If you are wanting to grow your abilities, some of the things you can do are learn how to read a topography map and learn basic navigation skills like how to read a compass with the map. When reading a map, try to match the map with what your senses are telling you (e.g. “I hear water, we must be near X”) What I did was pick one area to explore (Linville Gorge), and I studied the maps, learned the landmarks and trails, and then did my best to mentally match the paper to the place when I was actually there. Eventually, I was able to navigate there without a map. For areas I’m not so familiar with and off-trail excursions, I still use a map and compass and sometimes I use GPS for navigation.

Really, as far as ability goes, the best thing I can tell you is that nothing will prep you for hiking like hiking. Just get out there! Look on websites like All Trails or other local sites, and some trail that’s described as steep, and walk up it. I personally feel like Linville Gorge has put steel in my spine for most hikes. What trail could possibly be as much of a demoralizing grind as Pinch In Trail? After that, everything else seems like a pumpy cakewalk.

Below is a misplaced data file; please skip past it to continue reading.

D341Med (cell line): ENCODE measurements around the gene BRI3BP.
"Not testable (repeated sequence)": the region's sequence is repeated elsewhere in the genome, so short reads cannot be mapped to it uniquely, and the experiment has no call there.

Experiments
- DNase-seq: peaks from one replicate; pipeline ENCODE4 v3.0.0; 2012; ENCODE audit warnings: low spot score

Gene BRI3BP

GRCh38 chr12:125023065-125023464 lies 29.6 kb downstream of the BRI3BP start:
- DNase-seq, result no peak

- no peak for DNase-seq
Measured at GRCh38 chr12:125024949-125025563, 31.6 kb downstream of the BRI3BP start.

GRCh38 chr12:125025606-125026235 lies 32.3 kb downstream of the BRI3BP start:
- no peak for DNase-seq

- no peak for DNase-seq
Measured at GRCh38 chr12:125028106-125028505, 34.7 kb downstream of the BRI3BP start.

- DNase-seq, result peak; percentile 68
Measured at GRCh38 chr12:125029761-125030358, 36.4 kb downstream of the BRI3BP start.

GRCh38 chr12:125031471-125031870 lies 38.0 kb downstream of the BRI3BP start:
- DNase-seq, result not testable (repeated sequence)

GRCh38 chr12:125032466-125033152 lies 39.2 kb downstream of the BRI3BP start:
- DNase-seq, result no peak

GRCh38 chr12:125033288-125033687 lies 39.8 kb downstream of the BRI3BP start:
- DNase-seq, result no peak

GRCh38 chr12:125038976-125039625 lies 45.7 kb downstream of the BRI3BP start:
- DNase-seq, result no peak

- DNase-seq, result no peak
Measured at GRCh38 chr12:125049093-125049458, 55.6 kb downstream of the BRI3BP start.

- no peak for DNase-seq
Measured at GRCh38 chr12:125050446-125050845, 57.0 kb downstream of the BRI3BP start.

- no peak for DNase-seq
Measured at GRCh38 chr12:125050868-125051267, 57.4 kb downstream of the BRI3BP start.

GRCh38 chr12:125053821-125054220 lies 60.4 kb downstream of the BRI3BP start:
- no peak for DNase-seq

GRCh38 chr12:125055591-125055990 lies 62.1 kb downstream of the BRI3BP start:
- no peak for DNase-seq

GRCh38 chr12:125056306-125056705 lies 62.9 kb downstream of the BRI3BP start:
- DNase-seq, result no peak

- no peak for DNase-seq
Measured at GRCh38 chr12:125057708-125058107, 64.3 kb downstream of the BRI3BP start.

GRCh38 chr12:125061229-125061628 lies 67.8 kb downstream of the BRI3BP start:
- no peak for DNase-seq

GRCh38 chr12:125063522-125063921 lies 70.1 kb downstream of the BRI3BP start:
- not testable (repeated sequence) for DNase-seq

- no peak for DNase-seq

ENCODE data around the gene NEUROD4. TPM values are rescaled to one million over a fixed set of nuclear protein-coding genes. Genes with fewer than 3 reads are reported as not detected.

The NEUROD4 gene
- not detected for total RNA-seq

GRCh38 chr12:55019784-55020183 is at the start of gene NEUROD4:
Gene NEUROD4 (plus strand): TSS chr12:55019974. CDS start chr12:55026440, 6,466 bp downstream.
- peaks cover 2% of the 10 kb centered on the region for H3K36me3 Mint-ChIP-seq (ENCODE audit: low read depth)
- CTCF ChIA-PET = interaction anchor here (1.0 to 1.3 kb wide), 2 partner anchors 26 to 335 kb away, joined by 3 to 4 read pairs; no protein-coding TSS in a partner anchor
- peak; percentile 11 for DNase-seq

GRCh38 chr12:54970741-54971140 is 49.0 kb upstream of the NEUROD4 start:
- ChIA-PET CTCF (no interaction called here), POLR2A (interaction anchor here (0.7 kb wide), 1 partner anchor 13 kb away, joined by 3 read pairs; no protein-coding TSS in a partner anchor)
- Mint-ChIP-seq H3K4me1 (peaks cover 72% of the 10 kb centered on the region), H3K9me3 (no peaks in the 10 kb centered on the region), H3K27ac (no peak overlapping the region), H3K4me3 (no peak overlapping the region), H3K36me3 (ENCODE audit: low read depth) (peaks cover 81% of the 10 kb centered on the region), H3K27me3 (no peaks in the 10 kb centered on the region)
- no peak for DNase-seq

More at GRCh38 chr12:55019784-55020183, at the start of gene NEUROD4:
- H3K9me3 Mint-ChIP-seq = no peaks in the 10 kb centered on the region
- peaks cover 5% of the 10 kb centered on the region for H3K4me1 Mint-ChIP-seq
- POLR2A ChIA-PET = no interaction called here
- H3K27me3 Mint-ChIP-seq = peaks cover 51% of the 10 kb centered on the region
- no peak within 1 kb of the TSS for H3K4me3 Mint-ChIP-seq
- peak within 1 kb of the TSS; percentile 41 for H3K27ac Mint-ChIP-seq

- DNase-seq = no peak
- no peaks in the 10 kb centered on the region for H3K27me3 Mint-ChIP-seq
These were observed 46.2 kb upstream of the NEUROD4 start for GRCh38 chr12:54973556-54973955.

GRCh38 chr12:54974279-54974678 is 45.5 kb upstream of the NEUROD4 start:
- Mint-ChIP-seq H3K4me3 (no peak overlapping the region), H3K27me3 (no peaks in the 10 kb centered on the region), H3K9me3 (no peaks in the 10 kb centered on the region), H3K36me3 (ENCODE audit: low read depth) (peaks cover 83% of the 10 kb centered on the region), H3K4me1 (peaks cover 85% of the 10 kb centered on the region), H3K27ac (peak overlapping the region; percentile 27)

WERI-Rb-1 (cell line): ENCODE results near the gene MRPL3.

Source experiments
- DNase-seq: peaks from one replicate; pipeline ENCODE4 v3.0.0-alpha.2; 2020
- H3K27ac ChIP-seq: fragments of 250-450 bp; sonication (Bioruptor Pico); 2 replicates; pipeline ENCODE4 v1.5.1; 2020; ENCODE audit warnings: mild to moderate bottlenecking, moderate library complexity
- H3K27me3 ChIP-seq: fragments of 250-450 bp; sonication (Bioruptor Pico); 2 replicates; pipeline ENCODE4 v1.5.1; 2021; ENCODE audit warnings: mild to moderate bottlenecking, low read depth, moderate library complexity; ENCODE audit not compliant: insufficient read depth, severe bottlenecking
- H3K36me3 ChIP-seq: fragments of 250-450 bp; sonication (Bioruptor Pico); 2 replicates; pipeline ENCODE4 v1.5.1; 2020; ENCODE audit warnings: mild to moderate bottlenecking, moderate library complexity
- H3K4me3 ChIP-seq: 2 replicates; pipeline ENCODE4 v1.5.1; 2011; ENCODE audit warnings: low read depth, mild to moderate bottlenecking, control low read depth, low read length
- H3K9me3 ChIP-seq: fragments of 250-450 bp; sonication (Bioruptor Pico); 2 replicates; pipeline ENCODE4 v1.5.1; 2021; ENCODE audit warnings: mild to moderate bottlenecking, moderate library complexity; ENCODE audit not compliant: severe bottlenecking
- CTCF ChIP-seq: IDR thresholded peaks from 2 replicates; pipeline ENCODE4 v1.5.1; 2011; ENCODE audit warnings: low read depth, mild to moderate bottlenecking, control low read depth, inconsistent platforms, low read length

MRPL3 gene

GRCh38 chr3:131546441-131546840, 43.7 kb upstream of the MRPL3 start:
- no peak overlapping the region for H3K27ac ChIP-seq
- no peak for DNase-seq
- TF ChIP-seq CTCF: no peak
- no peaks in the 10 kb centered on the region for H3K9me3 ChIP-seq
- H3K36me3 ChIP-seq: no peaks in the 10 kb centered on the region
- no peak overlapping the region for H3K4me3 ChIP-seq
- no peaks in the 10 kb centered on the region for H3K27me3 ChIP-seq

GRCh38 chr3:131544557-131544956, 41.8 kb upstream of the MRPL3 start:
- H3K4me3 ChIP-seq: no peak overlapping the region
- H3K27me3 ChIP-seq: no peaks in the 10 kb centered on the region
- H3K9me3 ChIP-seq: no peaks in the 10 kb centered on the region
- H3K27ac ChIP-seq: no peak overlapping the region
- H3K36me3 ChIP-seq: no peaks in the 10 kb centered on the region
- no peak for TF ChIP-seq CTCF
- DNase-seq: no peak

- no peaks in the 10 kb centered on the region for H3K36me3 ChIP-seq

But if conditioning yourself for that strenuous trail doesn’t sound like it’s up your alley, the Blue Ridge Parkway offers amazing views from the car with several overlooks you can stop at. Or find a guidebook at a local outfitter for somewhere in your area, and find what sounds best for you.
Just don’t sell yourself short.

This probably looks like: I don’t have anyone to go with. Nobody invites me. I don’t want to be a burden on anyone. 

One of the options I have drawn from in this area is social network hiking groups. It started with the bi-annual Gorge Rat Gathering organized at, where everyone on the forum is invited to “infest” the Gorge and join on hikes. Facebook has proven to actually be a social network with some of the groups I have joined there, like the Linville Gorge Facebook Group, Exploring Panthertown Valley, and though I haven’t participated, there’s been group activity at the Wilson Creek Facebook Group. Most people that participate in groups like these are more than willing to have new hiking buddies. One note is that not all hikes are for every ability, so you may get some ability and comfort level questions out of care for you so you aren’t thrown in the deep in of the pool, so to speak. There are typically hikes for every skill level.